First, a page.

In addition to under-estimating (and under-planning) the power of student work analysis in inform unit refinement, we also failed to plan for how we would continue to support the teachers’ transformation as instructional leaders once they were away from our community and back on their campuses. Many of them were stepping into unfamiliar territory, that of a teacher-leader. In one teacher’s own words she didn’t “know how to be their leader and their friend.” The tension revealed that the roles the teachers participating on the curriculum teams assumed on their campuses did not necessarily align to whom they had become through the curriculum experience. When with their curriculum design team, they were part of a professional learning community with a shared identity founded in vision and shared values. Many of them had experienced close to 20 days of curriculum design as a team over six months. Back on their campuses, they took the brunt of the criticism, the questions, the complaints, all with the highest degree of professionalism without any of the concrete tools teacher-leaders practice daily: peer coaching, modeling, and action research.
Looking back, I know I saw the familiar traces of adaptive action, but now I see how the transformational outcome from the shared experience analyzing student work relied upon establishing shared identity, focus, and practice.
(Adapted from Understanding by Design and Human Systems Dynamics)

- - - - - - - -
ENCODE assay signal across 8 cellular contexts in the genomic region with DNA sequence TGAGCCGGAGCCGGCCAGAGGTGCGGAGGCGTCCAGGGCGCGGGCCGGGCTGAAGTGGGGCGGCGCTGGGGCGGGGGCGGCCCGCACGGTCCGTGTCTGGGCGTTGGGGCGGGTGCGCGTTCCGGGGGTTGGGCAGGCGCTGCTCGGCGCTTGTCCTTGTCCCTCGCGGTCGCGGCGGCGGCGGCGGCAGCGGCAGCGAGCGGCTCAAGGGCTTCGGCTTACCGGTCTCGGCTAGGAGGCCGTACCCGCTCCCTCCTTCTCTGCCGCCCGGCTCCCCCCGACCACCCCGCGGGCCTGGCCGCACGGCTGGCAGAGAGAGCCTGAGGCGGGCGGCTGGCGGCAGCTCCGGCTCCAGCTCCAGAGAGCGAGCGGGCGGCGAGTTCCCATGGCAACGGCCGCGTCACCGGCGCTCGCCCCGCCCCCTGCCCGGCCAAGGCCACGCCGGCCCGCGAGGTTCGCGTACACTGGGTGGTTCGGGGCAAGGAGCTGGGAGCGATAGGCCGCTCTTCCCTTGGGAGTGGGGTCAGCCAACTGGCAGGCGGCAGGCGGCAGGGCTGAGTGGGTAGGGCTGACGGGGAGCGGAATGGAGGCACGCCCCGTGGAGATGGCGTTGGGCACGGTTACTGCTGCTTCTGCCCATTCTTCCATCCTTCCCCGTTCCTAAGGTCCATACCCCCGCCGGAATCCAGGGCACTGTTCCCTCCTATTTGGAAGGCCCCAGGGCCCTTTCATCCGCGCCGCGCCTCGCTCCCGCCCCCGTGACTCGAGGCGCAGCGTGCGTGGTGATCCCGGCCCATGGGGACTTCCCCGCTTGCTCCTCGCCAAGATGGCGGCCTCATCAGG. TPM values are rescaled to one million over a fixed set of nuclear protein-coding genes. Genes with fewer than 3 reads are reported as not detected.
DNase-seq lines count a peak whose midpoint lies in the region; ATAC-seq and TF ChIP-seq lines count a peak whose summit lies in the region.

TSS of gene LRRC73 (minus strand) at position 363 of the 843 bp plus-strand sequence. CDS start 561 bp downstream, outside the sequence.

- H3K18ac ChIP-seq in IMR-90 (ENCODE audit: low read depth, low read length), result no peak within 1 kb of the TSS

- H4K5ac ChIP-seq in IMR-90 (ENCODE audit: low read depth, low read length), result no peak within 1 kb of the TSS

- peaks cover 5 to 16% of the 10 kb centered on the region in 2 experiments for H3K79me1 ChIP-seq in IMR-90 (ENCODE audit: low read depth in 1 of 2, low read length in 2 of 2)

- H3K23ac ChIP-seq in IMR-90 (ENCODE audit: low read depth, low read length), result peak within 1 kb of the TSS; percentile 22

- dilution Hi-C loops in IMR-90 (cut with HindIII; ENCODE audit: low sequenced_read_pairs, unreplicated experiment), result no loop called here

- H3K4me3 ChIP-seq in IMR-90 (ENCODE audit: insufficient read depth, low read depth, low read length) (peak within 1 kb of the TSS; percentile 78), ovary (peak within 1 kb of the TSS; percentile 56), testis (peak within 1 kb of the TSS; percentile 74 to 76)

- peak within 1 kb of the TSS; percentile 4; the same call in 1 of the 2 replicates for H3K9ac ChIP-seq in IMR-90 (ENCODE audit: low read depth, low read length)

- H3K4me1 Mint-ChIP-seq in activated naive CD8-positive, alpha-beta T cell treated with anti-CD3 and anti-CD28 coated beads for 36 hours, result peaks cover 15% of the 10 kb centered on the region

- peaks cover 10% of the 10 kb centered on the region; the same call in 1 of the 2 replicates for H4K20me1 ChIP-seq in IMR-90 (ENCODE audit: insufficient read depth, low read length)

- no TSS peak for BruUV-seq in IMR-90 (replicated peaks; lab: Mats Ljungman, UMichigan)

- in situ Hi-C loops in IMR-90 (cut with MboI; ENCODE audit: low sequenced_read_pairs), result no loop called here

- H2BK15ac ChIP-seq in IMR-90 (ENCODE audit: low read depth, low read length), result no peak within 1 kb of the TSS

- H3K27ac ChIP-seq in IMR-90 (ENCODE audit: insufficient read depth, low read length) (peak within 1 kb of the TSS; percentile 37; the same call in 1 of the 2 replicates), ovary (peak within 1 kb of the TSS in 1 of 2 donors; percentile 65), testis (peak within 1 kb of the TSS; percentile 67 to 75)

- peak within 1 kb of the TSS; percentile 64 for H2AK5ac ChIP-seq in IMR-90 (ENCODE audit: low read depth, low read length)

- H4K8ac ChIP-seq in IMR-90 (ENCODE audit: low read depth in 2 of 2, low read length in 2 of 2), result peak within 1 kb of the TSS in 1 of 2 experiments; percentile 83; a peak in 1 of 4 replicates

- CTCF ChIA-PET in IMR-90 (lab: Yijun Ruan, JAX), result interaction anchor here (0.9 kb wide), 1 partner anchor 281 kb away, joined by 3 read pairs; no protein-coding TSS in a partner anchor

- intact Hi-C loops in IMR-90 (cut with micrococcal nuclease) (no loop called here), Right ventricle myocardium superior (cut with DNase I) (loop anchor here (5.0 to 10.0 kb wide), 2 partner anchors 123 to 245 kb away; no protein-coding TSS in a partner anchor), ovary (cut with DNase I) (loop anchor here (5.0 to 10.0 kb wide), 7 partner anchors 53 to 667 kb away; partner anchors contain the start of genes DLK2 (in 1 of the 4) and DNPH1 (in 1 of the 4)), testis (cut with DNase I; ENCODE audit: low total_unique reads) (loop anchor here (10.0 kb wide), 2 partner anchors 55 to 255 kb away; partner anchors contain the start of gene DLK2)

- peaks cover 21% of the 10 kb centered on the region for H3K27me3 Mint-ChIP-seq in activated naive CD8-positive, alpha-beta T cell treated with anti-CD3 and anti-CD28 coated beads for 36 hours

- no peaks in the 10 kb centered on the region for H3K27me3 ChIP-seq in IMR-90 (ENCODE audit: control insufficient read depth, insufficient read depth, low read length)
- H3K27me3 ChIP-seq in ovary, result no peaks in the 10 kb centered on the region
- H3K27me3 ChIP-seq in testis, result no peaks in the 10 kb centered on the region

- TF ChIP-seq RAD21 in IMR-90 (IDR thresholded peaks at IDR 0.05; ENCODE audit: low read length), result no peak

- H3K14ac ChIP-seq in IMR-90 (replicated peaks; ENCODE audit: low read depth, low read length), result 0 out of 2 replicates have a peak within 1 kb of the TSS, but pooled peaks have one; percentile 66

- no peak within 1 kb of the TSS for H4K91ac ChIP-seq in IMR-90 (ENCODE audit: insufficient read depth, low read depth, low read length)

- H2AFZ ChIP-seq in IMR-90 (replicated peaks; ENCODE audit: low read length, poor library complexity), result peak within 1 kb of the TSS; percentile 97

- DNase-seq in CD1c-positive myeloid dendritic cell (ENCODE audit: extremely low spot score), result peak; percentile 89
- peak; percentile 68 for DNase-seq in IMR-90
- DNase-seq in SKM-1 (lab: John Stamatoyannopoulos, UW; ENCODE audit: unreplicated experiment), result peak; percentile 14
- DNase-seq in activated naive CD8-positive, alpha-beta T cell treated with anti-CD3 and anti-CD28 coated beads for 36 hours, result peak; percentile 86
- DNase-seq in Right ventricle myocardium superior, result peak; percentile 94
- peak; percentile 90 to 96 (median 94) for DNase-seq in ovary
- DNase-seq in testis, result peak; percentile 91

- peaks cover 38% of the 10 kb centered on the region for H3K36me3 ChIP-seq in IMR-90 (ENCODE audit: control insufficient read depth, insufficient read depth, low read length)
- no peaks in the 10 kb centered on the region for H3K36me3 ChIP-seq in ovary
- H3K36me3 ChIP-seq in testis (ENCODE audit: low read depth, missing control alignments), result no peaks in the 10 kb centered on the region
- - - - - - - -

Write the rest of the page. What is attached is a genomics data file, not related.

Step 1: Teachers gather student samples for an agreed upon assessment or task and place at the center of the table. Each teacher begins by picking up a student sample and reading it silently. Teachers may “flag” student work that they want to be sure to return to with the whole group later, but they are not responding to any one specific sample. Teachers read as many student work samples as possible in 20 minutes. At the end of the 20 minutes, teachers individually respond to the questions in the “WHAT?” and “SO WHAT?” boxes in the matrix.
Step 2: Teams discuss the patterns they noticed, document their shared observations, insights, and questions. During this step, teams may return to specific examples to dig deeper into patterns and start to identify exemplars in the student work samples that could help communicate to teachers and students the goals of the task and how they align to the evidence.
Step 3: The team discusses its next steps for refining the performance task, the rubric, and potentially the sequencing of standards in the course so that all are aligned. Teachers also creates a list of “burning questions” that they have as learners that will guide their next level of research and inquiry either in relation to instructional practices or assessment design.